Relative Spiritual Need
The missionary speaker in the Bible college missions conference was very blunt: “The need constitutes the call.” He went on to illustrate it by having ten student try to lift the piano by positioning nine at one end and one at the other. He made his point by saying that the fact that nine out of ten Christian workers are ministering to the one-tenth of the world which is most evangelized while only one out of ten workers are thinly spread through the nine-tenths of the world which has the greatest need; this is appalling. It is as ridiculous as nine men at one end of the piano ignoring the one poor guy trying to lift the other end all by himself. After the meeting the students were very perplexed because the day before another missionary had said, “If you don’t have a clear-cut missionary call, don’t become a missionary, whatever you do. You’ll do more harm than good if you go.” This missionary was just reflecting the view of many in the past like Robert Hall Glover, author of several classic missions textbooks: “Nothing could be more vital to anyone setting out for the mission field than to be clearly assured of the call and leading of the Lord in taking that step.” On the other hand Glover goes on to quote some missionary greats on the other side of the issue:
It has been truly said that “a need, knowledge of that need, and ability to meet that need constitutes a call.” It was this logic of facts that appealed to Keith Falconer, that heroic Scottish nobleman who blazed the Gospel trail into the “ignored peninsula” of Arabia. He said: “While vast continents still lie shrouded in almost utter darkness, and hundreds of millions suffer the horrors of heathanism and Islam, the burden of proof rests upon you to show that the circumstances in which God has placed you were meant by Him to keep you out of the foreign mission field.” James Gilmour, the brave pioneer among the nomads of Mongolia, spoke in words no less forceful and convicting: “To me the question was not ‘Why go?’ but ‘Why not go?’ Even on the low ground of common sense I seemed called to be a missionary. For is the kingdom not a harvest field? Then I thought it only reasonable to seek the work where the work was most abundant and the workers were fewest.”
Again we must come back to the Scripture. The Apostle Paul strongly supported the principle of need in Romans 15:20, 23: “And thus I aspired to preach the gospel, not where Christ was already named, that I might not build upon another man’s foundation, but now with no further place for me in these regions…” Certainly need must play a prominent part in our sense of guidance toward a place of ministry. If we have a choice and unless there are compelling reasons to the contrary, the Christian worker should choose the place of greatest need! Failure to give adequate consideration to this factor has caused the incredible inequity in the distribution of workers. As someone has said with a great measure of accuracy, “Why should anyone have a chance to hear the gospel twice until all have had a chance to hear it once?” This may be an overstatement, but it raises a valid question which must be answered. I suspect that most mission boards would far rather have a flood of candidates apply and have to screen out a large percentage of unqualified ones, than have the present shortage of candidates, which sometimes forces boards to accept too many marginally qualified people.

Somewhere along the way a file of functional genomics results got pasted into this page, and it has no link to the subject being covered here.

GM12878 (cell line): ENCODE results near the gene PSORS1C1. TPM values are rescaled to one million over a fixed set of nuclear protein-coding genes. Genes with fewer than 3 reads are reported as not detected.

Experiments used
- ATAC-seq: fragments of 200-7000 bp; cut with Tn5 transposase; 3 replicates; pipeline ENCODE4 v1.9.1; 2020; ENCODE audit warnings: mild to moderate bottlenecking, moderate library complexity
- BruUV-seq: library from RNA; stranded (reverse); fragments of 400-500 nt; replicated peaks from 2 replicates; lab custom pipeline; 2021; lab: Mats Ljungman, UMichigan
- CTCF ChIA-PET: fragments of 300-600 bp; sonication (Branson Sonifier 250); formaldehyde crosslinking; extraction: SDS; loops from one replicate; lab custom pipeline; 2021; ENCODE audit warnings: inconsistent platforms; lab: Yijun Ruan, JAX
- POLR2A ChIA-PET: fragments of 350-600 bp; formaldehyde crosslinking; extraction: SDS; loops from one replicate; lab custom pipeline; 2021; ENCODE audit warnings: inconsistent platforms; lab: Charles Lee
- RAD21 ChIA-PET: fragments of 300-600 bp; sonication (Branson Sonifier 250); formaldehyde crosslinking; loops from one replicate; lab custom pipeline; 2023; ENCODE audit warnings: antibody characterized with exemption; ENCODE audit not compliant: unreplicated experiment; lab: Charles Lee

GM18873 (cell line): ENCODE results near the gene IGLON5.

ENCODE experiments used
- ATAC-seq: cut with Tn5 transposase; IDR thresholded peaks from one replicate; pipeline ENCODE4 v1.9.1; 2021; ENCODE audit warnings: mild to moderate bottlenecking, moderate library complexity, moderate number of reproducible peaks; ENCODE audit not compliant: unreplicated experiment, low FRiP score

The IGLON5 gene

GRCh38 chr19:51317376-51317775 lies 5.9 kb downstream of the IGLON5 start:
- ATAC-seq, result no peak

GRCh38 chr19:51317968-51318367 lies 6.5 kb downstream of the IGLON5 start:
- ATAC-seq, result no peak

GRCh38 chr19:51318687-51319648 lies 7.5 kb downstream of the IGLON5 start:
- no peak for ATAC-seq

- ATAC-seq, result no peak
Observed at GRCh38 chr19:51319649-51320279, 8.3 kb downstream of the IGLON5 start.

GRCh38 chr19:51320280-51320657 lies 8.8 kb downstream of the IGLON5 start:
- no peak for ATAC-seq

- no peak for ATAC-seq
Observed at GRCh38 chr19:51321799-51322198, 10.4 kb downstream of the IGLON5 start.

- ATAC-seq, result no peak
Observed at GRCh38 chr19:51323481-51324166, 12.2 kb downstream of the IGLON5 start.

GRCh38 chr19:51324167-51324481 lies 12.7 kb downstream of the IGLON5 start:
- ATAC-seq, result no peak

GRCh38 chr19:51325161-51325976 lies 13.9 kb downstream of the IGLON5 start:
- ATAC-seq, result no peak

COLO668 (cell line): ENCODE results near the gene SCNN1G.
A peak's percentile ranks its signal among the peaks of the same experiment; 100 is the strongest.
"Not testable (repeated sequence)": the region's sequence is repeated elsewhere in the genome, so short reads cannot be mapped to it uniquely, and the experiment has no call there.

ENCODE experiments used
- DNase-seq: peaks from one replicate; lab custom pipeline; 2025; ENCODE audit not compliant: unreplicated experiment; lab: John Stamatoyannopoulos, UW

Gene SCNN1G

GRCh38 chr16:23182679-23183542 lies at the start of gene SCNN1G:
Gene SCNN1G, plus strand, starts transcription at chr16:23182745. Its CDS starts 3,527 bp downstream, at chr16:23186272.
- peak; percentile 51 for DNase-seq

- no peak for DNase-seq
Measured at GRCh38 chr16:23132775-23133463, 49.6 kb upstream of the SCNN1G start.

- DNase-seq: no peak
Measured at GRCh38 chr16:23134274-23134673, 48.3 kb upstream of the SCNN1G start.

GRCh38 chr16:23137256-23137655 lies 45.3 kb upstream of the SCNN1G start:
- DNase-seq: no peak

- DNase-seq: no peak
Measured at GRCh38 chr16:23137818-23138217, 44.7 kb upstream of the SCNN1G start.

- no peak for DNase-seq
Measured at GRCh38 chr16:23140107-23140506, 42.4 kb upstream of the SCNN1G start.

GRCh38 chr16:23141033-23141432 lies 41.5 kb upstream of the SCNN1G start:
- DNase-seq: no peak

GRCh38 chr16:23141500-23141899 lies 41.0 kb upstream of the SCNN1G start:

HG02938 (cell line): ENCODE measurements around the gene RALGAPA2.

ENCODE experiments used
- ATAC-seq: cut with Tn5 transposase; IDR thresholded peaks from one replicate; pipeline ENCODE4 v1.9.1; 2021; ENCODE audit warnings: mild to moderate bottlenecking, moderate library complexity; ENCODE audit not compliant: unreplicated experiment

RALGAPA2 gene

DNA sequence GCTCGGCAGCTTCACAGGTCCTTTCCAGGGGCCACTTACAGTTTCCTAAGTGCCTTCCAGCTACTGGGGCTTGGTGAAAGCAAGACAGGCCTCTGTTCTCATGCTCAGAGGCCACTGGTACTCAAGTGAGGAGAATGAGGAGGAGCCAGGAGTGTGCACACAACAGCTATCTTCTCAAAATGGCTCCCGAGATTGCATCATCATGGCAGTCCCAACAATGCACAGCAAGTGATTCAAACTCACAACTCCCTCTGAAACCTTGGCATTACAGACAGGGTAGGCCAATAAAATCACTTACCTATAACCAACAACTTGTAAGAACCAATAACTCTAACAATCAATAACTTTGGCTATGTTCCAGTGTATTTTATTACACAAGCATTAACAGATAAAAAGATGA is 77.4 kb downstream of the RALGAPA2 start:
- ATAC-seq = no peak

Today in America we have the spectacle of modest churches receiving hundreds of resumes from prospective pastoral candidates. Something is ‘out of whack’! Mission boards don’t receive even two applications for each opening on the mission field. They are happy to get even one. Bible colleges here in America receive many resumes that Bible institutes and colleges abroad have a hard time filling faculty positions. The ministry is the same (albeit usually in a different language). Could it be that some mysterious ‘calling’ is lacking in one case and not in the other?
When Paul co-opted Timothy as a member of his missionary team, it was because he was “well spoken of by the brethren” in his hometown (Acts 16:1-2), not because he had a ‘missionary call’.
By Gordon Olson